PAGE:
An extremely wet late summer has raised an age-old issue with new citrus nursery plantings. What is the ideal time to plant young trees, and are new tools and horticultural techniques impacting these decisions? Are there viable alternatives to the old conventional wisdom?
Many growers aim for late winter or early spring planting as it allows sufficient time to establish trees for winter. Traditional growers would await the February full moon as evidence they were past the most significant risk of cold weather and then take advantage of the full optimum growing period from March to October. Others would eliminate the risk of cold weather and plant late March into May. Even without the challenges of HLB, Florida winters present a myriad of stresses to young trees. The achievement of a robust root system and moderate increase in trunk girth can improve young tree survival. This takes time and supports the conventional approach of planting in the spring.
However, spring 2013 brought heavy and regular rainfall to the citrus production areas that carried into summer. Growers hoping to plant were faced with the choice of planting late or trying to find a way to postpone planting altogether. For some, delayed planting was not an option. They planted anyway and hoped for the best, but with diminished optimism.
Discussions with nursery growers revealed some are finding that new young tree care programs are expanding the window of acceptable planting dates. Improved nutritional programs with slow-release fertilizers tailored for use on young trees has improved young tree performance and improved their ability to weather natural stresses. However, there are a couple significant challenges with summer planting that must be managed. First, high disease and Asian citrus psyllid pressure intensifies with trees planted in the summer and it is imperative specific young tree management practices be employed. The alternation of systemic soil applied and foliar pesticides provides the protection young trees need through this heavy growth stage and minimizes the risk of pesticide resistance. Second, mature tree production caretaking is at its peak during the summer. Young tree care can be compromised if a specific caretaking regimen for new plantings is not in place.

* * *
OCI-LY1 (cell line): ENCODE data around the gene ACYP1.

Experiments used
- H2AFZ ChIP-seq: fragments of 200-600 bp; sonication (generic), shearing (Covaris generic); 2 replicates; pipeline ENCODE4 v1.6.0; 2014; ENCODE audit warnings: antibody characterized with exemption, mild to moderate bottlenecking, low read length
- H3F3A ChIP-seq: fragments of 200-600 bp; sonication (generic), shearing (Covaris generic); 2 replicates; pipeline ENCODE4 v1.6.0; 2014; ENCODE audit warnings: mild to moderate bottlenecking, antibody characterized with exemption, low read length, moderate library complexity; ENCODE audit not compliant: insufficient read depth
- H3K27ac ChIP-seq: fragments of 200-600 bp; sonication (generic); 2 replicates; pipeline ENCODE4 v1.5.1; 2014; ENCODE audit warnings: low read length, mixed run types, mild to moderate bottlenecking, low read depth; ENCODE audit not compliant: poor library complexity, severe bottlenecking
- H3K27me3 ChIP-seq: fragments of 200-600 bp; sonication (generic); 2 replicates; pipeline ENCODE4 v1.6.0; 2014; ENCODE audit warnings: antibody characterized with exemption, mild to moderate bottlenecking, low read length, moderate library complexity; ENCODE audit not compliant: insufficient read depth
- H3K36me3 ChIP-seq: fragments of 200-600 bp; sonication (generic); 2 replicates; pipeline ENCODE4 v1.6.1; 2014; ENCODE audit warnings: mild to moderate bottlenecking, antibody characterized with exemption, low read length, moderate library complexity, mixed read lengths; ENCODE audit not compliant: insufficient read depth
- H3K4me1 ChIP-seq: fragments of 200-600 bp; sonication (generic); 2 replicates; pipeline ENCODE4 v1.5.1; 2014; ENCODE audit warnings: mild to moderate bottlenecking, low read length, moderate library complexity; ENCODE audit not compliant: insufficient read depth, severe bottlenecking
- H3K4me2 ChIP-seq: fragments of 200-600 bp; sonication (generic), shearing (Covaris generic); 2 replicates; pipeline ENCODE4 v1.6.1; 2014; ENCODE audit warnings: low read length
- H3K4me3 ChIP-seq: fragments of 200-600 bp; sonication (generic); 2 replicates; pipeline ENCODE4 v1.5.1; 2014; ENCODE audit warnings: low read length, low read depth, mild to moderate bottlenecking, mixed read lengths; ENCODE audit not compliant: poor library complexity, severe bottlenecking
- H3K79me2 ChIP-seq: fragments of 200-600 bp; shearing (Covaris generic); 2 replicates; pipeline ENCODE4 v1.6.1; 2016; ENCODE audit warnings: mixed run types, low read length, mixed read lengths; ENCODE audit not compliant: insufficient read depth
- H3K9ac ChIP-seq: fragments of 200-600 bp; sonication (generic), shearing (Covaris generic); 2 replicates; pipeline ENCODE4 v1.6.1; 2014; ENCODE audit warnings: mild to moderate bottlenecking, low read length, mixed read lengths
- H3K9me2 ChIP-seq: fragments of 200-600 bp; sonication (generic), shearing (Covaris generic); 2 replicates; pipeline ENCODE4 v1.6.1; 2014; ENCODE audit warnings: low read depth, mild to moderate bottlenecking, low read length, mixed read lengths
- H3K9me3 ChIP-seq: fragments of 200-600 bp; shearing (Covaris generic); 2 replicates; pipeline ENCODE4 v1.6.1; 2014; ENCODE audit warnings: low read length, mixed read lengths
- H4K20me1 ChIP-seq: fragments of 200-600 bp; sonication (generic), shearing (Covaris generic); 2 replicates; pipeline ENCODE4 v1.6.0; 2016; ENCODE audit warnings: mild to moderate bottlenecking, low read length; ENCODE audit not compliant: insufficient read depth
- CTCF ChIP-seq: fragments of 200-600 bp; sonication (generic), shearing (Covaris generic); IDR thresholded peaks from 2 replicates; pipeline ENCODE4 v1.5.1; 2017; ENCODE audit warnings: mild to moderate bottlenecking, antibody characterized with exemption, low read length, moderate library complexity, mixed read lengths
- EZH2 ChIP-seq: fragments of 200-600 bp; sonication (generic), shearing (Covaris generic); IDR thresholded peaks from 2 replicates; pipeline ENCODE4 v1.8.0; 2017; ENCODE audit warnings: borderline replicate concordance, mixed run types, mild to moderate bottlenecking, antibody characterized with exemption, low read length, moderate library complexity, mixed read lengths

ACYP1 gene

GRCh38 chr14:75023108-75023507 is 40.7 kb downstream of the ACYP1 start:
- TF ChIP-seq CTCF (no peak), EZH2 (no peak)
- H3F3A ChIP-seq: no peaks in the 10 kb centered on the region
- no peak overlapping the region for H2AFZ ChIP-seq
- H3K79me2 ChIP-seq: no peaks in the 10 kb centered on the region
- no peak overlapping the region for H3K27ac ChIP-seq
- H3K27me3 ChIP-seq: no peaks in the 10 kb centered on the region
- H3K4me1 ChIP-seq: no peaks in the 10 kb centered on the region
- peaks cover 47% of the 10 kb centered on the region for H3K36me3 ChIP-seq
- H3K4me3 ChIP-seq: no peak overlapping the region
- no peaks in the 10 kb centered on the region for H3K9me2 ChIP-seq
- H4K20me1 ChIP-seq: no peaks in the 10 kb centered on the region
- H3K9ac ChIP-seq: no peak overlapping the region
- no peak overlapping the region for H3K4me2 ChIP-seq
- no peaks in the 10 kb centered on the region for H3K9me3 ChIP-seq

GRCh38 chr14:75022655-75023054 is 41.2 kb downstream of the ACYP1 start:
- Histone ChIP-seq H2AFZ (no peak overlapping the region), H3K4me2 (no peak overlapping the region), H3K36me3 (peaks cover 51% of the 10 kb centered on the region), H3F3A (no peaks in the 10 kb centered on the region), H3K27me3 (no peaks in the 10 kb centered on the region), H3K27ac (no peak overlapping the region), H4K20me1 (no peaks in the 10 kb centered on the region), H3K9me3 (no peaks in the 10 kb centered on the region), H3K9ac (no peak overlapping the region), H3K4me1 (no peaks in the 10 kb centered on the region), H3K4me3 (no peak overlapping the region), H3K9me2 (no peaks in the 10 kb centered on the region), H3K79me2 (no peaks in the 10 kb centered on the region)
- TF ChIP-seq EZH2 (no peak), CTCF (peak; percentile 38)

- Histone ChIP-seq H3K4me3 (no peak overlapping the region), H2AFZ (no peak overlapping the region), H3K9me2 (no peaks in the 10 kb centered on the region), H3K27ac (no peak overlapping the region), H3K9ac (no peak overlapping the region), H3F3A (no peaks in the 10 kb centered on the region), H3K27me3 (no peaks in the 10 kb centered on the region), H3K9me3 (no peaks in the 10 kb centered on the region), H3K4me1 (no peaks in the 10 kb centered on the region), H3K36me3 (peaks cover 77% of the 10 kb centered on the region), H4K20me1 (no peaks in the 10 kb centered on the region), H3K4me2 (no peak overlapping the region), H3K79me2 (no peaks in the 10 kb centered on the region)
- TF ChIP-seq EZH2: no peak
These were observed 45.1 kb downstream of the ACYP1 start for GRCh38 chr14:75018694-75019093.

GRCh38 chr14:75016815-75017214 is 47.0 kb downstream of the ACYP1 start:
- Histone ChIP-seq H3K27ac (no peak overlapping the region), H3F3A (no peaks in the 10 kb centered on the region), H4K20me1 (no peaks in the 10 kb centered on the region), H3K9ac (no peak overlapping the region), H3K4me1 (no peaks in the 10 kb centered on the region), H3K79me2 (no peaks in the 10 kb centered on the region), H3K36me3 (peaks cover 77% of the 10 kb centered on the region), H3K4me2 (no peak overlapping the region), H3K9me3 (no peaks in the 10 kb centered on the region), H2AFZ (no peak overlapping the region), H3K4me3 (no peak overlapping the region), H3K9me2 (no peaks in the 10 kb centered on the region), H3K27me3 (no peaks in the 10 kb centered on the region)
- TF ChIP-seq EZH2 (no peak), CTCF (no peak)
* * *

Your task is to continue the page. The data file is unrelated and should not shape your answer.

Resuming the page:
Figuring Fall Factors
Summer planting is one thing, but fall and winter planting? Young trees will be going in the ground as this article goes to press and continuing into early winter in some areas. Some growers prefer to minimize the transition shock caused by high summer temperatures. Shorter days and reduced photosynthesis promotes root growth and helps prepare young trees for a strong spring flush. Growers with adequate supply of water are more confident about their ability to protect young trees from freezes. Small trees can be effectively iced over with elevated microjets, and some believe may actually be better protected than three- to five-year-old trees with inadequate canopy to retain heat and too much size to ice over.
Sometimes choices and differing philosophies and options can lead to frustration and confusion. Despite the obvious limitations that may be presented by a grove’s geographic and physical limitations, there do appear to be some viable alternatives to traditional planting schedules that are meeting with success. Consideration of “alternative” planting times also may improve efficiency in nursery operations. Growers are encouraged to communicate with their nursery and inquire whether a revision of the planting schedule would enhance the nursery’s ability to complete an order.
Finally, nurseries should encourage even the smallest growers to implement specific programs for new plantings. Caretaking and nutritional needs of young trees are distinctly different in today’s world — and some planning and forethought can improve their success.